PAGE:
Ibrahim is right to interrogate the implication of the pathological public which seem to operate primarily at the national level. In Enayetpur, what exists are not only entangled webs of sociality in the everyday. There also entails a detailed discussion of ideas of justice, intentionality, rationalities and socialities on the part of the women and their communities made possible through a veritable world of computation. Khan’s intervention and call for the enumerative precisely brings into play how these numbers, files, visiting cards has affective value among the women and their families. For the women the enumerative and the computational has come full circle with the inclusion in the gazette and the granting of the compensation. Does this acknowledgement help the women? Yes they do, even though it comes with its own complexities related to what I refer to as the “expectation economy” and “respect economy.” At this point of the commentary where I myself have come full circle, may I take the opportunity to profusely thank all the reviewers for their fascinating and affective engagement with The Spectral Wound. To Andrew Brandel and the family of Danka Kornreich, I offer my appreciation for getting us together for the symposium in the first place. And finally my utmost thanks to Veena Das for staying with the book, its conversations, with such scholarly affection and warmth.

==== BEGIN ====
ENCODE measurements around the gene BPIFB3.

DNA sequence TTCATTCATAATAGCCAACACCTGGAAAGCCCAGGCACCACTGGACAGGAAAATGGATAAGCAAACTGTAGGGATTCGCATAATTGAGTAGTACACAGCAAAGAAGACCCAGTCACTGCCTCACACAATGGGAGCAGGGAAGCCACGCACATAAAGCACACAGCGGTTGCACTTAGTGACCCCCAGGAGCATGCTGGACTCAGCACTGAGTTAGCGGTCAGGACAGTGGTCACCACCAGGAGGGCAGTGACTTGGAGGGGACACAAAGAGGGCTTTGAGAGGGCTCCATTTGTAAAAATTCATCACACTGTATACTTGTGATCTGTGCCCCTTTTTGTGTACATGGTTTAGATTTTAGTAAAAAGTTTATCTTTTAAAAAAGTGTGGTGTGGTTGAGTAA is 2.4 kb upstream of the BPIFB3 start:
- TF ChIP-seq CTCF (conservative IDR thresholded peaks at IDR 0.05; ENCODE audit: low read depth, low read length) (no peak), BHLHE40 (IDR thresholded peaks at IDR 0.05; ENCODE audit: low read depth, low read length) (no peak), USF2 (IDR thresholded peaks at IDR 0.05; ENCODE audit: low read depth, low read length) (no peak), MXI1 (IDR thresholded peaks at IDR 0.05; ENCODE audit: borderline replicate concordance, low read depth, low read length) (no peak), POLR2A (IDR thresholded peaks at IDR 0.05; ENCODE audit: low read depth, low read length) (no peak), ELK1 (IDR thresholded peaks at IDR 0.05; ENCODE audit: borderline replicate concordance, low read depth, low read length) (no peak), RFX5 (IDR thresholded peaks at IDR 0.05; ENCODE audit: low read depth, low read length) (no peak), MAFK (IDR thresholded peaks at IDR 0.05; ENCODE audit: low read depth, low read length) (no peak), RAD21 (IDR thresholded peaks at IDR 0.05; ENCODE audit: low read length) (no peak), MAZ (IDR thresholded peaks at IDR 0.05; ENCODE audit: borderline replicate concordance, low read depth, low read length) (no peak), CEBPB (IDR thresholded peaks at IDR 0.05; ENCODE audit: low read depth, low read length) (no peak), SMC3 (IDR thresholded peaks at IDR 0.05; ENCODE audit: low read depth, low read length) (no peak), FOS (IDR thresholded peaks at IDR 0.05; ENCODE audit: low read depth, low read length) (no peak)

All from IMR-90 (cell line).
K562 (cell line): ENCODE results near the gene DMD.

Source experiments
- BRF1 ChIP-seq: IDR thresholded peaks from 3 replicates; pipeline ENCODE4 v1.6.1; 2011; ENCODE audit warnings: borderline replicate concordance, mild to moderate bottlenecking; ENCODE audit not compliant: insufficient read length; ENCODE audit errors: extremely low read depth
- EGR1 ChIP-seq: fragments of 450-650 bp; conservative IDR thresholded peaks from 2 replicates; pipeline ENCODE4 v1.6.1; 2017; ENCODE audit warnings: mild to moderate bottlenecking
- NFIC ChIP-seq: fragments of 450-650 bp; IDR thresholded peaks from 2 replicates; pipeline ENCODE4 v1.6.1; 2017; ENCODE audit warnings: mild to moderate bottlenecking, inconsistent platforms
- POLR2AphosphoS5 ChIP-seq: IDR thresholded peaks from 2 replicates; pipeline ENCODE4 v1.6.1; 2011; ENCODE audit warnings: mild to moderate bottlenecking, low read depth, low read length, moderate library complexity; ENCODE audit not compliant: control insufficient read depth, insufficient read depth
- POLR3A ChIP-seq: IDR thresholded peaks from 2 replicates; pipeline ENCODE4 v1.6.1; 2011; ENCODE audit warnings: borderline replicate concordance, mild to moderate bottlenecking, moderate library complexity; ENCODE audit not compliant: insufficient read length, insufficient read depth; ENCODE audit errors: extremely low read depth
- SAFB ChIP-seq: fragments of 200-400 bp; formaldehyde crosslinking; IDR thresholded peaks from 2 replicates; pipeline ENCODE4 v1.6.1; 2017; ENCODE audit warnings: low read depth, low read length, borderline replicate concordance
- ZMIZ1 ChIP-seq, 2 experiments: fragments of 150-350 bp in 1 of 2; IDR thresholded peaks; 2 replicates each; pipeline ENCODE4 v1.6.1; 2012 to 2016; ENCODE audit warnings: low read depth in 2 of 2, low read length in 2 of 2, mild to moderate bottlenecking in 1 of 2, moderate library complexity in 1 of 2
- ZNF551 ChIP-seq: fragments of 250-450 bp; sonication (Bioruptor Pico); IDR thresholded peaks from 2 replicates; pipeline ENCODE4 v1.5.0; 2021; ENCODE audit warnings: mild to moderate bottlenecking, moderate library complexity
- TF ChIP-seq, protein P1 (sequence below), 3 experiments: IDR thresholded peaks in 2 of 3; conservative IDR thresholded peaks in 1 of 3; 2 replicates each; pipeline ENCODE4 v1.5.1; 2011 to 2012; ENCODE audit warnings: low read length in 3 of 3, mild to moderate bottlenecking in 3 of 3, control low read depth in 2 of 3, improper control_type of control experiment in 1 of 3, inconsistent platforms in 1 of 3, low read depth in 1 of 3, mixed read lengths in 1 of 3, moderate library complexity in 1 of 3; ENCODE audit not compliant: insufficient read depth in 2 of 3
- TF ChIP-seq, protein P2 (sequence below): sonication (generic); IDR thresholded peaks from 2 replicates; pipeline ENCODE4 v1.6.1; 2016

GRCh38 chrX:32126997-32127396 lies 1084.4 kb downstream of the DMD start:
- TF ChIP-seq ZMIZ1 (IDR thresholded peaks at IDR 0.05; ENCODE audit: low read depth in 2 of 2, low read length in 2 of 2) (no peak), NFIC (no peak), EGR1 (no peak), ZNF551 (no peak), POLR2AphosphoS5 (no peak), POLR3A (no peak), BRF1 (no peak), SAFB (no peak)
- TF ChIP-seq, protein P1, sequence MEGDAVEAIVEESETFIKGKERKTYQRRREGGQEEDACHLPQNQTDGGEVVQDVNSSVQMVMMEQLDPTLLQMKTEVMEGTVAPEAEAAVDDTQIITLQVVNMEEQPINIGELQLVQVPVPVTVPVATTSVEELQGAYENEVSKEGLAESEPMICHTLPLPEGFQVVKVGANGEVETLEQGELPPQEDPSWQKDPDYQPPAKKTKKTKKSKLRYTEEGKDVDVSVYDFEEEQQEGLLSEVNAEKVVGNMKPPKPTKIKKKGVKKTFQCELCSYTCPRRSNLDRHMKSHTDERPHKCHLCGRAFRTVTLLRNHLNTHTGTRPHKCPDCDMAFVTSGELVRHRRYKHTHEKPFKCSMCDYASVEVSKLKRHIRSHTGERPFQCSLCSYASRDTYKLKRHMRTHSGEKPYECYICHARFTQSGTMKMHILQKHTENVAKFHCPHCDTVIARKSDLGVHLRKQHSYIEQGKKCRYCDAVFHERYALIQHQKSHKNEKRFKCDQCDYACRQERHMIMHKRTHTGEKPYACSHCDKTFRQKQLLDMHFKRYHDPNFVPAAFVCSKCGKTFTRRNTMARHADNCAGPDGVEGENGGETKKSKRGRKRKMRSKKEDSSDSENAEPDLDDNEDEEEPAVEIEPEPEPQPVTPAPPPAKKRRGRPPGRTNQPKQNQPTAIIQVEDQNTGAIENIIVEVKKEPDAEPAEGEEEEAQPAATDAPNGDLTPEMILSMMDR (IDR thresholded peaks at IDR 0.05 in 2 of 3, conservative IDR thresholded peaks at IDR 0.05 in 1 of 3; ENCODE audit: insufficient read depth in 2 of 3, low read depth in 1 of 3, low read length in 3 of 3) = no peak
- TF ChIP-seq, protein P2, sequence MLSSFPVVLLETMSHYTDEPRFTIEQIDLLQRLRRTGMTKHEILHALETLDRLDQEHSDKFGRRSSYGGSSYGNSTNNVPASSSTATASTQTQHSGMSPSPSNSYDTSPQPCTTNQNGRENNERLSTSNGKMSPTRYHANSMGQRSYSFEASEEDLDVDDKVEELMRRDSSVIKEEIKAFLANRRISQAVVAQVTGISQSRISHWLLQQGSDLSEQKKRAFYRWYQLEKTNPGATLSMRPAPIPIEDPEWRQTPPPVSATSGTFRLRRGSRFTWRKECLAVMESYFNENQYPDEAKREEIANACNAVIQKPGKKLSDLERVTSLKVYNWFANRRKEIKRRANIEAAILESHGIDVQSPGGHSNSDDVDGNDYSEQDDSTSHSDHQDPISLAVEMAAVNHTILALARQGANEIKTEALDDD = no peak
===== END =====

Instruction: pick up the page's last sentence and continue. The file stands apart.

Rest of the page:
Nayanika Mookherjee is a Reader/Associate Professor of Socio-Cultural Anthropology in Durham University. She has published extensively on anthropology of violence, ethics and aesthetics. As a British Academy mid-career fellow she is carrying out new research on transnational adoption. Her book The Spectral Wound: Sexual Violence, Public Memories and the Bangladesh War (2015, Duke University Press, 2016, Zubaan, Foreword by Prof. Veena Das) was among the top two shortlists of BBC Radio 4’s Thinking Allowed BBC/BSA Best Ethnography Award (online here — the book is discussed by judges from 16-24 mins). She was also interviewed on the book on the same programme by Laurie Taylor (online here — from 14 minutes).